Viewpoint: Oil and gas shameless in pretext for demanding more leases on public land
In the last few weeks, we’ve watched with horror as Russian troops have invaded Ukraine and committed one atrocity after another against innocent civilians. This invasion has already triggered one of the worst humanitarian crises in Europe since World War II.
In response, President Biden has rightly implemented a series of sanctions, including banning Russian oil and gas imports.
No doubt, this was the right and moral choice to make, since it will help defund Putin’s attacks on the Ukrainian people. As a result of this choice, American energy prices have, however, been rising, and that hasn’t been easy for many who are already struggling to make ends meet.
The oil and gas industry isn’t helping, and may in fact be driving up energy costs by prioritizing stock buybacks and shareholder payouts over efforts to make the cost of oil more affordable for consumers. But we shouldn’t be surprised. The industry is, after all, driven by profit, not by altruism.
To make matters worse, the industry is right now shamelessly using the war in Ukraine and the economic hardships many Americans are facing as pretexts for demanding more federal oil and gas leases and permits than it already has. And it has a mountain of them.
Currently, the oil and gas industry is sitting on more than 9,000 unused permits. There’s nothing stopping companies from using those permits and drilling now on public lands. Moreover, of the
more than 26 million acres of public lands currently leased to the oil and gas industry, nearly 13.9 million (or 53%) of those acres are sitting unused.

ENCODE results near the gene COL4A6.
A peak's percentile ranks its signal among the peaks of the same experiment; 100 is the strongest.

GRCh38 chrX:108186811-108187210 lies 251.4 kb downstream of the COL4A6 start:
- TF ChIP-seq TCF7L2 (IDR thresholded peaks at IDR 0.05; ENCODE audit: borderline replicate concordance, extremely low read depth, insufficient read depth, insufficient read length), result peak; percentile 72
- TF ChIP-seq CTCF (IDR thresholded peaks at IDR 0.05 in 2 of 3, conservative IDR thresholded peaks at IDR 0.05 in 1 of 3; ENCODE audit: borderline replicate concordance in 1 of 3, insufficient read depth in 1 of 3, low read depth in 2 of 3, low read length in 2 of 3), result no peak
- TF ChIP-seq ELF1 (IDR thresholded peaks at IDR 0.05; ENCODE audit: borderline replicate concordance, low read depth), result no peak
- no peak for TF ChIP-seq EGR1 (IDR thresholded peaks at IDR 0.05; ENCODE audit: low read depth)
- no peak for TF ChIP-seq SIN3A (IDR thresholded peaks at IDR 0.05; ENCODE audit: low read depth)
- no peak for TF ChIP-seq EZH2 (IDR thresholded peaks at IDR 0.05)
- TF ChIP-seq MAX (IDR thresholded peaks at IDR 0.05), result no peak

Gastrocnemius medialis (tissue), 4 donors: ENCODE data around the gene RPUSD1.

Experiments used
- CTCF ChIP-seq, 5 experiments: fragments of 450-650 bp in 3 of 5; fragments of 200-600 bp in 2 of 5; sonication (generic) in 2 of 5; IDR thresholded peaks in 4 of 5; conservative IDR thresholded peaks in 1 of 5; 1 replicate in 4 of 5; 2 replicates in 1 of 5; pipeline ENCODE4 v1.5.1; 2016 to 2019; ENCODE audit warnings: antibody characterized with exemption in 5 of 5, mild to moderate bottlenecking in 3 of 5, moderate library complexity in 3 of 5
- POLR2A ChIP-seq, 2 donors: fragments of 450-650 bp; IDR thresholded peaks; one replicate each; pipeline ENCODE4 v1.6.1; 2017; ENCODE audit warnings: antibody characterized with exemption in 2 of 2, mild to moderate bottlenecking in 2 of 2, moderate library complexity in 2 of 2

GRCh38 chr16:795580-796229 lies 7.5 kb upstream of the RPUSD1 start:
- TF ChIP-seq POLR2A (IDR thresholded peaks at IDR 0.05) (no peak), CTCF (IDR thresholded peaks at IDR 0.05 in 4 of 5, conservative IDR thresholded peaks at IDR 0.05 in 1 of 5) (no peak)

The industry’s demand for more oil and gas leases and permits appears all the more audacious and odious when you consider:
- U.S. oil production is nearing an all-time high.
- The Biden administration has already approved more new leases in its first year than the Trump administration did in its first three.
- While 90% of domestic production occurs on non-federal lands, there is more oil flowing from federal lands now than at any point since at least 2003.
Let’s be clear: making more public land available for leasing and issuing more permits to drill will do nothing to ease the economic burden Americans are facing at the gas pump – a Shell executive testified as much in a Senate hearing on March 10. Nor will it help us deal with countries like Russia.
It will, however, exacerbate the climate crisis that is already having devastating effects around the globe, including here in Montana. That’s because leases and drilling permits issued today are huge sources of potential emissions, threatening today’s efforts to reduce emissions and transition us away from fossil fuels.
The oil and gas industry would rather us forget that the U.S. is currently a net exporter of fossil fuels, exporting more petroleum products than we import overall, which means that we are energy independent, at least on paper. But because the U.S. sells its oil and gas on an international market, prices are determined by that market’s forces, even for fuels produced domestically.
Those forces include the actions that Iran, Iraq, Russia, and other volatile petrostates take. Since those prices generally result in profit for U.S. oil and gas producers, the industry is more than happy to charge the high prices that the global market sets, even if those prices hurt the American consumer.
The fact is, we will not achieve true energy independence – reliable, affordable, and sustainable energy delivered across the country – as long as we keep putting ourselves at the mercy of the oil and gas industry and the volatile global market it’s hitched to.
Instead of using this international crisis to continue enriching oil and gas executives and making ourselves more dependent on fossil fuels, we should instead be recommitting ourselves to renewable energy sources. Only then will we achieve true energy independence, have domestic control over the price of the energy we use, and stop empowering the likes of Russia and other
petrostates capable of inflicting the sort of devastation we’re seeing in Ukraine.
We will also stop inflicting devastation on our planet, ourselves, and the future we’re leaving to the next generation.
- Aubrey Bertram is a staff attorney at Wild Montana.